• The wildcard certificate will again be able to verify the identity of all domains
  • Customer configuration – On the customer side of things you will need to do the following:
    • Register and active the subdomain in your tenant
    • Configure the trunk from the hoster to your tenant

Microsoft also has a great diagram to help you better understand this concept:


As you will see in the picture above we have the hoster of the SBC (Adatum) and the 3 customers (Woodgrove Bank, Contoso, and Adventure Works). The default domain for Adatum is and they will need to add the additional domain ( to provision the customers with access to the SBC. They will also need a certificate (* so they can support all different FQDN’s that they will use. For Woodgrove Bank they will use, Contoso will use, and finally Adventure Works will use Now Adatum will be able to serve all 3 customers with this single SBC and single certificate! As mentioned earlier we will also want to add additional SBC’s for high availability and/or load distribution.

SBC Configuration

Now the moment that you’ve all been anxiously waiting for, it is time to configure the SBC! There are a number of steps that you will need to take into account in order to ensure a successful SBC deployment.

  1. Assign the SBC a license
  2. Configure the LAN and WAN IP Interfaces
  3. Configure the certificate
  4. Configure signaling and media ports
  5. Configure SIP Options and SRTP
  6. Configure connection to the PSTN next hop

If you think this sounds like a lot, then you are correct and unfortunately we won’t be digging into the step-by-step configuration in this article (maybe in the future though :)). However, know that Microsoft has provided a link where you can find guidance on each vendor’s SBC.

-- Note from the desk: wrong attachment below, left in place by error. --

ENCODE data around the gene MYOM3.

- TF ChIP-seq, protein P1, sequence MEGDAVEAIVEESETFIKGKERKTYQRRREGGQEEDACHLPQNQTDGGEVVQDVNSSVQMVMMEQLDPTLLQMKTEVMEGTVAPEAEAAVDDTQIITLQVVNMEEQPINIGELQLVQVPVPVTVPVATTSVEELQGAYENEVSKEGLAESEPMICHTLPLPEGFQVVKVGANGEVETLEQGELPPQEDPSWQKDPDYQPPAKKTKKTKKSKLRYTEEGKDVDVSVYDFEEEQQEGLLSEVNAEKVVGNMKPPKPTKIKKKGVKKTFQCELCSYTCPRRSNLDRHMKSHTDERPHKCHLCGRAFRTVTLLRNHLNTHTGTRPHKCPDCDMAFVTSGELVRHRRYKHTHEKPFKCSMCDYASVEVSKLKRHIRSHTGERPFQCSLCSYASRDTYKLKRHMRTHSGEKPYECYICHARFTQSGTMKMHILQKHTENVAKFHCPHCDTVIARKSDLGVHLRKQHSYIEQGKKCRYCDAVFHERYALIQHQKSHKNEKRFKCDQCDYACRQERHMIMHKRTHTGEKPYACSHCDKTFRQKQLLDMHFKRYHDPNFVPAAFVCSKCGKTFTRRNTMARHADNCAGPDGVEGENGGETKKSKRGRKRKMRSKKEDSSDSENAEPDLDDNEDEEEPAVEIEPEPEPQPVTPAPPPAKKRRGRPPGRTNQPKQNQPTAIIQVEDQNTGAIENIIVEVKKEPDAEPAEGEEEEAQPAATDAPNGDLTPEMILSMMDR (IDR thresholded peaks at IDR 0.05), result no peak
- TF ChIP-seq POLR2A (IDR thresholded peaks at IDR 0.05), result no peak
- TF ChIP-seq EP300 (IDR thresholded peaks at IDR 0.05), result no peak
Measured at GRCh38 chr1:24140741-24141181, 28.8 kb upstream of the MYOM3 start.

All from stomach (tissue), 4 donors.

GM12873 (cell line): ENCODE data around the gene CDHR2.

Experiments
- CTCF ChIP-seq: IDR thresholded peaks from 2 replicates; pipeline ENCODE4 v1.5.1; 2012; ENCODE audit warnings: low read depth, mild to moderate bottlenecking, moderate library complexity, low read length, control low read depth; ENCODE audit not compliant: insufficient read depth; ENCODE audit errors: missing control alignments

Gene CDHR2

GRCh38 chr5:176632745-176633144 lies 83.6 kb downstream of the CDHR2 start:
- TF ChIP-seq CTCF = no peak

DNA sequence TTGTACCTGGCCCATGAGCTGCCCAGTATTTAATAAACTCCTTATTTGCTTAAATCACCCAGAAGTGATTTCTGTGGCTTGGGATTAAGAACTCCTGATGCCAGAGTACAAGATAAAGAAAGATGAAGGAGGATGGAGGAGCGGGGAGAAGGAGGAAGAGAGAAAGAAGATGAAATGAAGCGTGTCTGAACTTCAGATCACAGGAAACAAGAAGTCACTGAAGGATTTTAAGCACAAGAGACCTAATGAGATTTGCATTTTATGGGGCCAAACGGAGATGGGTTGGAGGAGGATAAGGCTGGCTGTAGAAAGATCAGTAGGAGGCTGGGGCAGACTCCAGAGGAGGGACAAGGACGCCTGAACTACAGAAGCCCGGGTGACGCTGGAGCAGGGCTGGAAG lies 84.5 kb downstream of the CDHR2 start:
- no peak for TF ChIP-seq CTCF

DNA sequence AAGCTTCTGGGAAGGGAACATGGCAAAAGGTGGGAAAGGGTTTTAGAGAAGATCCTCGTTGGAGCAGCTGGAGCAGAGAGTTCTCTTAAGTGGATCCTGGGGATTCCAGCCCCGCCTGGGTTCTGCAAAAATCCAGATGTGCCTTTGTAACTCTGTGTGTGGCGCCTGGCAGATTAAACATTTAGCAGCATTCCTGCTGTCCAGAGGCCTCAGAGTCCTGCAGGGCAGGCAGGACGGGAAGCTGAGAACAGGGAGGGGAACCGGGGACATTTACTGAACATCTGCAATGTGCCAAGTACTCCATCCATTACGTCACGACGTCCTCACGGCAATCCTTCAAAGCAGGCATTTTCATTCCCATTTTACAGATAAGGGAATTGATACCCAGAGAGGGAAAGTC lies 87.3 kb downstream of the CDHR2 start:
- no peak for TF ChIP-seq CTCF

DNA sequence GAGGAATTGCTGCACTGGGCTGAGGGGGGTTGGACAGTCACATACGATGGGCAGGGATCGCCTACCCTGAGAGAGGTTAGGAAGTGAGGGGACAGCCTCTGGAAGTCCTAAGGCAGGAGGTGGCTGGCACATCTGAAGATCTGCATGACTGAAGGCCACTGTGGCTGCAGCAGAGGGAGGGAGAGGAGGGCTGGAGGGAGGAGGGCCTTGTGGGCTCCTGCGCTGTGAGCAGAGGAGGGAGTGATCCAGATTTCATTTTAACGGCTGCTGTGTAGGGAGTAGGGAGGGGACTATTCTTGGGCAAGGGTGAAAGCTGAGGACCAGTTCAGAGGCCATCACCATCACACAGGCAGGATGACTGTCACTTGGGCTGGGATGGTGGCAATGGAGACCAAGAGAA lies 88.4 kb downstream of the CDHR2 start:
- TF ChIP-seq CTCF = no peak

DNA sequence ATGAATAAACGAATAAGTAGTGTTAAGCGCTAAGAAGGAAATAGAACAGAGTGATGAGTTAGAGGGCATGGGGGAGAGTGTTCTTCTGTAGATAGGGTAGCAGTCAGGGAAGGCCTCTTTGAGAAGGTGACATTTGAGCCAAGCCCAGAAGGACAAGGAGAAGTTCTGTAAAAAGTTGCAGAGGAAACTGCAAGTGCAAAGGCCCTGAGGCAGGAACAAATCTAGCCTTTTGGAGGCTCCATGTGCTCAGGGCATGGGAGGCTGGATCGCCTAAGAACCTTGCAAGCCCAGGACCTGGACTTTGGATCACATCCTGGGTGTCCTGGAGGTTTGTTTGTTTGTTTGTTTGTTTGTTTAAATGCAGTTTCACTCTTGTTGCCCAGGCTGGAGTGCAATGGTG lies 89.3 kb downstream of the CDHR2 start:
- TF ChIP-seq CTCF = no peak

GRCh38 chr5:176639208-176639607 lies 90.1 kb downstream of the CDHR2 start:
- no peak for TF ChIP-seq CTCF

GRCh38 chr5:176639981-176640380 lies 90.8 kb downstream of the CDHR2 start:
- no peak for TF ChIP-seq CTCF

Pairing the SBC

So let’s say you have followed your vendor’s guidance on configuring your SBC. Now what? Well, now it is time to pair your SBC with your environment. In order to do this, you’ll need to run the following PowerShell cmdlet:

New-CsOnlinePSTNGateway -Identity <SBC FQDN> -SipSignalingPort <SBC SIP Port> -MaxConcurrentSessions <Max Concurrent Session which SBC is capable of handling >-Enabled $TRUE

So you ran that command but you have no clue what each of those attributes meant… Don’t worry we’ll break them down here:

CsOnlinePSTNGateway Parameters

  • SipSignalingPort
    • This will be the listening port for SIP signaling on the SBC
    • The listening port is used for communicating with Direct Routing services by using the Transport Layer Security (TLS) protocol
      • The value must be between 1 and 65535.
  • Enabled
    • Enables the SBC for outbound calling. In addition, when enabled is set to $false this allows you to put the SBC in a disabled state while you update the SBC. During this time, the SBC will still allow for incoming calls, which will ensure all existing calls will remain intact but all outbound calling will not utilize this SBC. Once the SBC is completed drained of any ongoing calls you can then proceed with updating/maintenance/etc.
      • (default value -Enabled $false)
  • ForwardPAI